So here are some more facts about the Veyron Super Sport with which you can amaze/disgust/enlighten/bore/inform and/or entertain your friends at the next dinner party (delete where applicable please).

When Bugatti first went to Michelin to specify tyres that would remain safe at 252mph (the regular Veyron’s official top speed), Michelin said it could produce a special tyre that could be fitted if and when owners wanted to have a crack at the top speed.

Watch the Veyron Super Sport on video, plus read Steve's first drive review and see pics of it in action

But Bugatti insisted that Michelin come up with a set of tyres that could be used 365 days a year and still be good for 252mph – and so at great expense Michelin came up with the perfect tyre. Since then, just 13 owners have actually done over 250mph in their cars, meaning that the other 245 Veyrons out there are fitted with tyres that are massively over-engineered. And that’s just the way Bugatti wanted it.

The tolerances for the exterior panel gaps on the Veyron SS are plus or minus two tenths of one milimetre; virtually zero in other words. This is at the specific request of VW’s uber-Field Marshall-in-chief, Ferdinand Piech, who apparently has a bit of a thing about panel gaps.

To achieve the perfect finish of the painted carbon bodywork, Bugatti applies seven layers of dyed resin above the carbon. And the weave itself has to be perfectly matched across the various exterior panel gaps, otherwise it is thrown away and they start all over again. The cost? A further 200,000 euros above and beyond the basic 1.65m euro asking price, which of course doesn’t include VAT.

At full chat the W16 engine ingests some four tones of air per hour. That’s enough to keep the average human being alive for 40 days and 40 nights.

To find a sensor efficient enough to monitor the car’s acceleration and then deploy its various wings at precisely the right moment, Bugatti investigated sonar technology but it wasn’t accurate enough. Then they asked NASA for assistance and that didn’t work either, again because the sensors used by the North American Space Association weren’t quite accurate enough.

In the end Bugatti found a solution within the agriculture industry, and went with a gyro sensor used by the most cutting edge combine harvesters. It’s a sensor that allows combines to harvest in perfectly straight lines over very long distances, and without it the SuperSport would not be able to achieve its top speed.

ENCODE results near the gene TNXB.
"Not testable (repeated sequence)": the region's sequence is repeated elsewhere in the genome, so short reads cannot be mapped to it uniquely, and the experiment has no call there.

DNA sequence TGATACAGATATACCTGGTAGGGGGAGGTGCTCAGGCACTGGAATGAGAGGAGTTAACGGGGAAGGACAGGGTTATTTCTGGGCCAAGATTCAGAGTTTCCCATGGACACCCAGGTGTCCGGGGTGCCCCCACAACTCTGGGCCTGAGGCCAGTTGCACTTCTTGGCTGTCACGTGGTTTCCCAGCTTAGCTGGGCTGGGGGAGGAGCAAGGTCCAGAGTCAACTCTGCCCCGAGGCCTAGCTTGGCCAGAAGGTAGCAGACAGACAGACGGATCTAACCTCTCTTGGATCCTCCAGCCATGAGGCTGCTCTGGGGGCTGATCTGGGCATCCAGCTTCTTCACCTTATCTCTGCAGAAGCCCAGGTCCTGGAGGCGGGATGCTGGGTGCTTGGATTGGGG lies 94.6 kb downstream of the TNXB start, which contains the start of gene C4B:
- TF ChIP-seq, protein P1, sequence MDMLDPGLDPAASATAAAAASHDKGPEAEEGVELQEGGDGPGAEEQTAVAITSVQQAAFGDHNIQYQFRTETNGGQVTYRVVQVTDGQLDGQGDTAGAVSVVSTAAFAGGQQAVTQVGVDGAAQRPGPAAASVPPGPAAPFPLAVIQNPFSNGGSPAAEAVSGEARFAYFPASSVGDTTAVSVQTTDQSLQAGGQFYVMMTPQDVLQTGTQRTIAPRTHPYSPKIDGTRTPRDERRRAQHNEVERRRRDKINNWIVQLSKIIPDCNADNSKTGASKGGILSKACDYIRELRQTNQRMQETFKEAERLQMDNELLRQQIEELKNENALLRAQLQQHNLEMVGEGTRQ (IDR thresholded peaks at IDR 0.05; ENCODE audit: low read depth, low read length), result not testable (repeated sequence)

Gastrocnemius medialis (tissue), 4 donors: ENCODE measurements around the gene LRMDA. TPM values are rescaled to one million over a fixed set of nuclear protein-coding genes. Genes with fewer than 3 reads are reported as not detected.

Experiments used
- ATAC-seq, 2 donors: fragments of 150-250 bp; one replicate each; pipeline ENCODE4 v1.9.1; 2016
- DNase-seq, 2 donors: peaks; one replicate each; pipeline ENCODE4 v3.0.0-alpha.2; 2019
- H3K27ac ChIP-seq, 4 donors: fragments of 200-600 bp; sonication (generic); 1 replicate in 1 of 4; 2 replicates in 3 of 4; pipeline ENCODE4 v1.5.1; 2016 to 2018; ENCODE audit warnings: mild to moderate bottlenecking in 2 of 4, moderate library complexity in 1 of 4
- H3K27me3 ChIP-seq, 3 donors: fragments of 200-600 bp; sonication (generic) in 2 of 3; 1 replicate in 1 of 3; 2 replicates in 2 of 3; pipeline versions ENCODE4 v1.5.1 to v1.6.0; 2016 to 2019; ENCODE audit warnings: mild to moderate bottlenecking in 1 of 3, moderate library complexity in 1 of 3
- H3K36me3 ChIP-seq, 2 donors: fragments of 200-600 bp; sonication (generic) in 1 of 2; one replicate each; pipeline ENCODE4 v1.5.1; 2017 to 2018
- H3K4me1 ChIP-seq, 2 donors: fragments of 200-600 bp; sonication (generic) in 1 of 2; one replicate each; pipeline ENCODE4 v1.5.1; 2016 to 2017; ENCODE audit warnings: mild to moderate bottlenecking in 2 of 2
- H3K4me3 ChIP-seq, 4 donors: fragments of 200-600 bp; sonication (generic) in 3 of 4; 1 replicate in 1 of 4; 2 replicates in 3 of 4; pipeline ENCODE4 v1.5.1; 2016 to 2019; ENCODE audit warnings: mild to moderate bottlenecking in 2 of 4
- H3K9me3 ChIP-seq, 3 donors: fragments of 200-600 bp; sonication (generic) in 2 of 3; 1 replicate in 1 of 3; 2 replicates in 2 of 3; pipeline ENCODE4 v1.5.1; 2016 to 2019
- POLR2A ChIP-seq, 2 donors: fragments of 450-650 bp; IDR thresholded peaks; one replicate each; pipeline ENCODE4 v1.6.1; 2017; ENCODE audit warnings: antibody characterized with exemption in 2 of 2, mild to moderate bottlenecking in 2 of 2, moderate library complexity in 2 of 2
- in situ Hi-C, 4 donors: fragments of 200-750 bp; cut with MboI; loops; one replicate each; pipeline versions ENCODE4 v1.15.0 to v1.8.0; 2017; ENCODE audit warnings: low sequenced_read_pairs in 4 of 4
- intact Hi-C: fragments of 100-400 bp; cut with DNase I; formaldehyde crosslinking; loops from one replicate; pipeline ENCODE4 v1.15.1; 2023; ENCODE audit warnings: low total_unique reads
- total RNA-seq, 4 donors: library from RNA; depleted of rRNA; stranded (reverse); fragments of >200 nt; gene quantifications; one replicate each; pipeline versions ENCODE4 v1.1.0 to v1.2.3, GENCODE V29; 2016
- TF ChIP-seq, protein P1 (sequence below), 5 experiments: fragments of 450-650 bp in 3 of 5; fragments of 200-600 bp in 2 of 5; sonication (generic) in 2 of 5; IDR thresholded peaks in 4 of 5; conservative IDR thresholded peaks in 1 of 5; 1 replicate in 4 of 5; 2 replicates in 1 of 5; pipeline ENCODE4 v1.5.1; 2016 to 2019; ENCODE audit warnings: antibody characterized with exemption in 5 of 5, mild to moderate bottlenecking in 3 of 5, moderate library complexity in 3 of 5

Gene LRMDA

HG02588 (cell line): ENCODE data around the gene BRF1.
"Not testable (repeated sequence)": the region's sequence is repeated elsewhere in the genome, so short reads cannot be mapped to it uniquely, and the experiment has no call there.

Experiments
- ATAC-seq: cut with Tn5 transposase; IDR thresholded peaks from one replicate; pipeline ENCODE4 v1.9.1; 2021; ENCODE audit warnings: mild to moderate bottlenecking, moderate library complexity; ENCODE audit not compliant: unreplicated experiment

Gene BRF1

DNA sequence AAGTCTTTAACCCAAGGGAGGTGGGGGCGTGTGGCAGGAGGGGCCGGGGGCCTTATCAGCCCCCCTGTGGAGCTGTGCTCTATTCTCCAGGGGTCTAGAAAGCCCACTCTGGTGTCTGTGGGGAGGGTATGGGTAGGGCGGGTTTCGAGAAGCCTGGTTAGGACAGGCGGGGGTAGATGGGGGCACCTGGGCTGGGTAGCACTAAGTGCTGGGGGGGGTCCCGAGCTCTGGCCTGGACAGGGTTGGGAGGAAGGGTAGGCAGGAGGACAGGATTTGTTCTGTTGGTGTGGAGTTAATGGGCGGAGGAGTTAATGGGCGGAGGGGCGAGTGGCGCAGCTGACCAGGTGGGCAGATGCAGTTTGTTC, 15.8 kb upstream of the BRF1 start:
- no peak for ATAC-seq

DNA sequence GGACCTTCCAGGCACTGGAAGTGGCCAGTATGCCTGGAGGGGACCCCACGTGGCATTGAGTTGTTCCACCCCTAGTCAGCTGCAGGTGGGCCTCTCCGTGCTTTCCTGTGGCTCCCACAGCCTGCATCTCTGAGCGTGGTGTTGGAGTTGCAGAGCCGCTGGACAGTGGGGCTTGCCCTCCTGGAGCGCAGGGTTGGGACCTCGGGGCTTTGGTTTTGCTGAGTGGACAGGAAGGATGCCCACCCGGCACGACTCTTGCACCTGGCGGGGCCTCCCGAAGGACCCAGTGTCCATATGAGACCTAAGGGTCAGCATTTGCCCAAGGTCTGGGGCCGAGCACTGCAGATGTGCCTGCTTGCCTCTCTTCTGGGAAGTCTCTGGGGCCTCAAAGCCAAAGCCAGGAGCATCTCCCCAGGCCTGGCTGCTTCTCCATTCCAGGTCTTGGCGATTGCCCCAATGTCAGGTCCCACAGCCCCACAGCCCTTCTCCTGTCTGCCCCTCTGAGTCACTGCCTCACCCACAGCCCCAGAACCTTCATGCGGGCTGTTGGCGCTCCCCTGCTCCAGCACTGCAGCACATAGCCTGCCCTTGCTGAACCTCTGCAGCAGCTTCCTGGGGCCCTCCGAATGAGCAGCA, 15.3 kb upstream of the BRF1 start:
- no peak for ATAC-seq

A set of wheels on this car costs 50,000 euros, and they must be changed – as in thrown away and be replaced by brand new wheels – every third tyre cycle. Which equates to approximately 16,000km.

The dashboard is created by using one single piece of aluminium, which stretches right from one side of the car to the other and runs from the base of the windscreen to the console that surrounds the gearlever. Cost? Another 20,000 euros – kerching.

Bugatti knows where every single Veyron is and how fast it is travelling at any given moment by using a complex GPS data logging system back at the factory. It runs 24 hours a day, 365 days a year and is intended to be the world’s most sophisticated anti-theft system. Except for just one car, whose owner asked to be removed from the grid due to privacy reasons.

In Handling Mode – whereby the wings are fully extended – the Veyron SS produces around 350kg of downforce, split roughly 100kg over the front axle and 250kg over the rear. With the second key in the ignition and in Top Speed mode, which prevents the main wings from deploying and increases the top speed from 235mph to 257mph, it produces just 50kg of downforce, split 10kg front, 40kg rear. Which gives you an idea how much less stable it must be right at the very top end.

The standing quarter mile time is 9.7sec. And despite weighing some 1838kg (50kg less than the regular version) it can stop in just 31.4m from 62mph. To go from 0-100-0mph takes 9.2sec. And that, my friends, is raving ridiculous.